One of my strangest gratitudes is how unaccepting my parents have been about psychedelics. Because the more secure I become in my usage and profession, the more I value their place as outsiders and their perspective as outsiders. My mom still warns me against “shooting acid.” I think one of the greatest misconceptions about psychedelics is the lack of emphasis on integration. A lot of the psychedelic experience is very confusing and the real work of gaining insight from the experience happens in the sober hours, the next week. Which is why there is a huge cultural component of psychedelics, because they sort of necessitate a group or a community of people with whom you can share these intimate strange experiences.
Also, the ready availability of drug testing kits. I get them from DanceSafe, it’s a great organization. They range from $50–100 depending on how deluxe you want to be and they will really help, they can save your life. And the availability of Narcan, that may be helpful to you. There are so many city services that distribute these for free. That’s my little PSA — misconceptions about how easy it is to test the substances you’ve been given.
Based on your observations, how does comedy affect the public’s learning process and interest in psychedelics?
Comedy is a backdoor into consciousness, it’s a humble way of getting people to pay attention and remember fondly the information you’re giving. It’s an extremely effective communication tool. I have a company where we advise scientists on how to be funny. So many scientists kind of drone on without conveying the passion they have for their own company. Certain studies have shown audiences retain more information longer when they are receiving it, laughter increases energy and interest in approval of a topic, and also it’s just fun. Mostly I’m interested in comedy’s role because I think the tone is sometimes as important as the subject matter itself and that can often get lost. I think that it’s important to be humble and comedy conveys humility. It is important to be humble because psychedelics can also seriously inspire mania or senses of delusions of grandeur and I think of it almost as a tactical and strategic move to combat some of the side effects and disadvantages of psychedelics. Beware the person who becomes sanctimonious for a lasting period after taking psychedelics.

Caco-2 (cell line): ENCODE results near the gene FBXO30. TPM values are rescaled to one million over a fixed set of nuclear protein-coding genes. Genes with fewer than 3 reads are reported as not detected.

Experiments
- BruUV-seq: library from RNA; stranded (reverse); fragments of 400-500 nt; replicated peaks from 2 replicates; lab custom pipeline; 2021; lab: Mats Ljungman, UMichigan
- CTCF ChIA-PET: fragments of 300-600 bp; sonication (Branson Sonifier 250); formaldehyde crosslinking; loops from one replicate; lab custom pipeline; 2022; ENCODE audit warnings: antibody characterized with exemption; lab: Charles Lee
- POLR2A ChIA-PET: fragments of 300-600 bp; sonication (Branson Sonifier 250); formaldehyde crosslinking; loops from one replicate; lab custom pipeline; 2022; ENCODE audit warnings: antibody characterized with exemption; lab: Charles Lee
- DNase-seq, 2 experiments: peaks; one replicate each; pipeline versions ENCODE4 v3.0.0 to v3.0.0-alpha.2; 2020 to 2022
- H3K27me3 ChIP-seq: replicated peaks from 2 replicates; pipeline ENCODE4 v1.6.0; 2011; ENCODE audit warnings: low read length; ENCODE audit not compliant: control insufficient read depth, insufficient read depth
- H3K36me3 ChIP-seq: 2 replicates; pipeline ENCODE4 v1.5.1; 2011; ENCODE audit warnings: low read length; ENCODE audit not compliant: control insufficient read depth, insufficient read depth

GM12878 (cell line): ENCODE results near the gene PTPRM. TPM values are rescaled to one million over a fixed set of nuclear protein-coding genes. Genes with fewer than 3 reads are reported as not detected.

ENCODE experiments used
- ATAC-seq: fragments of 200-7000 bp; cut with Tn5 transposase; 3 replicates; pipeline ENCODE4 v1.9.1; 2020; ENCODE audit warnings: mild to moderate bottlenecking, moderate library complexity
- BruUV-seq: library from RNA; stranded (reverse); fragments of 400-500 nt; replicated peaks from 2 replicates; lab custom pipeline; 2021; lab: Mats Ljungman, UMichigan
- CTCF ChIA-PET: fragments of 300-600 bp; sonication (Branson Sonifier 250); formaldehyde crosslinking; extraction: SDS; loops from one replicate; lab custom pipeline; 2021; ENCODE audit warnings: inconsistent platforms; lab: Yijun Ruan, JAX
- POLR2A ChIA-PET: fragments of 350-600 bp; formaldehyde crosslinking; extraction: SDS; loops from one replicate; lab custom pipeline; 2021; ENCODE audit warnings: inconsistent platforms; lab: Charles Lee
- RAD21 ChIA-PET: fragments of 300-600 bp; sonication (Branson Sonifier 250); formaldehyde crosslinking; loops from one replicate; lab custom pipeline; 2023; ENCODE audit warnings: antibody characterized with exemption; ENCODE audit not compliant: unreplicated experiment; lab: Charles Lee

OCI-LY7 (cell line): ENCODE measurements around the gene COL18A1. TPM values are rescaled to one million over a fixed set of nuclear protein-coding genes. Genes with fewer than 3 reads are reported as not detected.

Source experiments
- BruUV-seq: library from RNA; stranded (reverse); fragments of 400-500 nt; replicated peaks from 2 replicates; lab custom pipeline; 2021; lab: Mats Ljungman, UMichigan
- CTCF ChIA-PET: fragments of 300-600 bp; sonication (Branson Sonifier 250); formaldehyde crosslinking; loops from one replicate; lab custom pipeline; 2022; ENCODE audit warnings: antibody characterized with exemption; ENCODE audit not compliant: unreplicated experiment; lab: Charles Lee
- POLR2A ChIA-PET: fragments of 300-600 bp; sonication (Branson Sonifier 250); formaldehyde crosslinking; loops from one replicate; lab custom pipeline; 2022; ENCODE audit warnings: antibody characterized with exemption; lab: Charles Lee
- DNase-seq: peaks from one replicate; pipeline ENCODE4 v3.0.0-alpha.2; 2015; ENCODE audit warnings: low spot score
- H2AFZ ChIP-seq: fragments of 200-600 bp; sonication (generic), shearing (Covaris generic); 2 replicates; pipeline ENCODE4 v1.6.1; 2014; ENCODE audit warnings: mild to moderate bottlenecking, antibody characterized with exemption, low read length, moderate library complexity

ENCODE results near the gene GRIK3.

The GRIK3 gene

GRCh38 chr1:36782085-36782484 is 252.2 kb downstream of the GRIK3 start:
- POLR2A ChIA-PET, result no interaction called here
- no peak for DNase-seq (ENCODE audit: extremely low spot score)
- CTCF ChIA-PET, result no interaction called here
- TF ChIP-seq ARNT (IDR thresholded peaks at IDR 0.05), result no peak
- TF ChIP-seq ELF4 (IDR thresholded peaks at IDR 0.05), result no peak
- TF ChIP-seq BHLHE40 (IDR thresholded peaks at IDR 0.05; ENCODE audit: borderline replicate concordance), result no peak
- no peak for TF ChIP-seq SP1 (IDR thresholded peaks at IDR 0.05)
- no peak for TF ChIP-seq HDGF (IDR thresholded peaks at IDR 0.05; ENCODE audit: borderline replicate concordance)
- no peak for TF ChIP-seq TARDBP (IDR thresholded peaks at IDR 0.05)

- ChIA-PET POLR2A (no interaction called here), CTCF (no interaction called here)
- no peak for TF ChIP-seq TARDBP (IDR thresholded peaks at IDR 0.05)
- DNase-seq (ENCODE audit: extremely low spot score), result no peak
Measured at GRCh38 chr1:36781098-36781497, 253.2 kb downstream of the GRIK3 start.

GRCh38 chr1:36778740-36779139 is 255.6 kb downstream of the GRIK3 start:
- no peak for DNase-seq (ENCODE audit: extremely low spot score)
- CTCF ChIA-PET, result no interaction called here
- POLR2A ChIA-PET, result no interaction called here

You should have empathy for your audience. What are terms that may be esoteric for your audience? There is usually a dry and difficult part, at the top, where there’s a lot of material you have to get through almost like exposition in a show. And so the question is: how do you sweeten the deal? How do you incentivize someone within a lecture to stay until the end?
A way to keep people on their toes is to say “I’m going to slip a lie into the next paragraph and you need to figure out what it is. There’s all these different ways to get people to sit up and pay attention. I got inspired because issues like climate change and coronavirus are front and center in the news but we have a very difficult time explaining the science. There’s a lot of arguments that are frankly born out of ignorance. People not understanding and not knowing how to deal with uncertainties. It would be better if people were frankly more educated about this kind of stuff and it was more entertaining, to sort of take the sting out of things.
What is one thing you wish everyone knew about the work you’re doing?
I’m very affordable! That’s up there because it is a passion project of mine. Everybody gets the family discount. I’m in it to meet people. If you’re interested in psychedelics I’m interested in you. It’s small enough still that I’m fascinated to see what drove you to try something illegal and shamed and where you come from, what your story is. And I’m always looking for collaborators.